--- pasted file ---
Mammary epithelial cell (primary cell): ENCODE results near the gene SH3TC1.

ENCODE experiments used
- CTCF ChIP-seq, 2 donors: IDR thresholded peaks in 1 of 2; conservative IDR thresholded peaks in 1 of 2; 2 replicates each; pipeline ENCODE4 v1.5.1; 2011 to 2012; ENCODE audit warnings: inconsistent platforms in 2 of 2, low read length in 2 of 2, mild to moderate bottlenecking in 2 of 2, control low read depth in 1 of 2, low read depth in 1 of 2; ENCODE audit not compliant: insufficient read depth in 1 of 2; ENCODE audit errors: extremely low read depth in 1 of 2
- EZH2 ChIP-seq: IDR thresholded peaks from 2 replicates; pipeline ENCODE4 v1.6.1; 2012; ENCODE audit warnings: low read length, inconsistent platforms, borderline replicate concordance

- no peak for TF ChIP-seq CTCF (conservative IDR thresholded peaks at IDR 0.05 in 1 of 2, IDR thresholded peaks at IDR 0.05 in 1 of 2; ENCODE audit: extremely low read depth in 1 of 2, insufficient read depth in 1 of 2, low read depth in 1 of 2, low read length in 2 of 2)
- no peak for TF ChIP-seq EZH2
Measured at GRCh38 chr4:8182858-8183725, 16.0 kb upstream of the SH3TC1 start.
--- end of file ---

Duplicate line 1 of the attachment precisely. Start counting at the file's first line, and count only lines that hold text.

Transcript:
Mammary epithelial cell (primary cell): ENCODE results near the gene SH3TC1.